Tuesday, March 28, 2017

Hemingway, SC - When Cotton Was King

There are things about the American South, things born of inequality and contrast, pain and poverty, ugliness and decay, that I only knew from words, not from my heart.

I want you to see the two South Carolinas, two American Souths, that I am getting to know
and the juxtaposition that is both stunning and moving. 

The very, very rich.  The very, very poor.   

On the one hand the slow and elegant beauty of the plantations, the huge houses of the merchants in Georgetown, built in the 1700s and still owned and kept immaculately 
by the wealthiest citizens.  
On the other hand, lives of extreme poverty and ugliness.

I've never been immersed in the contrast between Black and White that exists here.  
Traveling a few blocks in town or a few miles out into rural areas, you plunge down the social scale and drop back 75 years in time.   

* * *
Just up Hwy 51, Hemingway was built in the early 1900s when cotton was king and there were plenty of jobs for Black farmers.  When the boll weevil appeared on the scene in 1921, tobacco tried to take cotton's place, along with a few small textile industries that flourished for a while and provided some jobs to former farm workers.   Now even those jobs have gone to Mexico and Vietnam and China and there are only 500 people left in Hemingway, most of them African-Americans.
Hemingway stands like hundreds of small towns in the rural South 
with the same fate, in a time warp, its citizens living as they always have, without jobs, 
while the world has passed them by.


The small travel trailer behind the abandoned dairy truck is someone's home.  
Trailers are the most common form of housing in the rural areas and many of them are ancient and collapsing, with the ubiquitous blue tarps for roofs.
Families have lived here for generations, from slave times. At Emancipation, freed slaves were deeded a piece of land to farm.  Now farming is gone and the land has filled up with the trailers of four or five generations of their descendants.  Called "heirs property," today each piece is owned jointly by every single descendant of the original owner, whether they live there, pay taxes, or have never set foot on it.  
Listed as one of the main industries in Hemingway, in the center of town, 
is Don's Car Crushing.  

Lots of junked construction equipment and in the foreground, a dentist chair


 A hearse awaits its turn in the crusher amidst piles of crushed materials, a chute that takes the parts to large containers on the right, to be loaded on ships or railroad cars and recycled.


  1. When we took our trip through southern states in January we saw that same divide. Rich - white, poor - black. It's appalling.

  2. I will watch and read with bated breath what "Turnip Top" does for these fellow Americans.
    I think this place might just be overlooked.
    Great report Cynthia.

  3. Wherever you go there's an interesting story.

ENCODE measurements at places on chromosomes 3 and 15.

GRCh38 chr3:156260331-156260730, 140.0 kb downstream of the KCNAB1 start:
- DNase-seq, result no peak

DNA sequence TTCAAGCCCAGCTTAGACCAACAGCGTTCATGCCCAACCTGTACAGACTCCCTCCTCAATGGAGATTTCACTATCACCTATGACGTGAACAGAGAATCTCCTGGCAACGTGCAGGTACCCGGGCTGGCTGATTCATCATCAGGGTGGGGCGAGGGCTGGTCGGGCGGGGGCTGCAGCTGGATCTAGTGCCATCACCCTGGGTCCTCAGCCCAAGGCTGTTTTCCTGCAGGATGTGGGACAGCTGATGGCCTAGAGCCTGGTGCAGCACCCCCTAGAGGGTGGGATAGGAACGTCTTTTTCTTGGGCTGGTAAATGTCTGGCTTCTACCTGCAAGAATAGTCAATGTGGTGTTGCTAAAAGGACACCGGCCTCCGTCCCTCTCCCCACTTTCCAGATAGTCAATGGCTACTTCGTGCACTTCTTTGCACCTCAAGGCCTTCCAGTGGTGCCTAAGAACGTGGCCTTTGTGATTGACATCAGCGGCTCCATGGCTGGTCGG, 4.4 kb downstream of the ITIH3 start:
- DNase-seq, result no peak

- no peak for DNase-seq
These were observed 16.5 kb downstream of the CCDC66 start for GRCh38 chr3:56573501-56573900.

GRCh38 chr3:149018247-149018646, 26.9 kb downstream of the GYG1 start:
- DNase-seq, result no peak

4. It's not pretty is it. It's not just slavery that has caused such divides. We have something similar in New Zealand - as probably do many countries. It is self perpetuating.

  5. It really make me sad.. :( :( :(..

  6. Looking at your photos i think Europe is richer but a lot of poor live on russia

  7. Looking at your photos i think Europe is richer but a lot of poor live on russia

  8. Interesting post. The rich get richer and the poor get poorer.
    I have a collection of books 'fiction' but know doubt correct in many parts of them about slavery and the white man. I expect today they would be banned or out of print.

  9. A beautifully written piece Cynthia. I can guess the divide tweet the 'haves and the have nots' will only continue to grow wider...very sad.

    1. Grr auto text changed between to tweet! Heaven forbid!!!

  10. You are a very keen observer Cynthia, a moving post about the differences between jobless people and the lucky ones.

  11. Good post. I think a lot of rural areas in the country are like this, black and white and Latino. The abject poverty also makes drug and addiction abuse common, a terrible sense of a meaningless life, very poor education and a real sense of hopelessness. No politician really cares about this problem. It is foreign to them. I don't know if or how this can be fixed. It is very sad.

  12. I have never been to SC, but I like reading about it through your eyes and heart.

  13. Buy some catfish!! I see the same things here on the neighboring Indian Reservation. :(

  14. Racism still rears it's ugly head then and now. But the stars & bars came down off the State Capitol. S. C. Too small to be a Republic Too large to be an insane asylum....

  15. Hello Cynthia. I happen to come across your article while researching Hemingway, my mother's hometown. I'm in search of a simpler life and have thought about relocating to the area. I'm not retired though; still in the midst of my working years with young children. Do you live near Hemingway. I'd be interested in learning more about your observations...the social/economic divide, the mentality of the residents. It's been over three years since you wrote this post. I'd like to believe change is happening, albeit slowly. From what I've read, there's a new mayor with great ideas and surrounding areas, like Lake City, have made strides with economic development. Thanks in advance.

    1. We live about 30 miles from Hemingway. Since we only drive through occasionally, I don’t know the local plans or politics. There are other small towns in this area that have a much more inviting ambiance. Lake City is a delightful small town that is growing and prospering, thanks to an infusion of investment and money by a wealthy resident. Good luck in your search!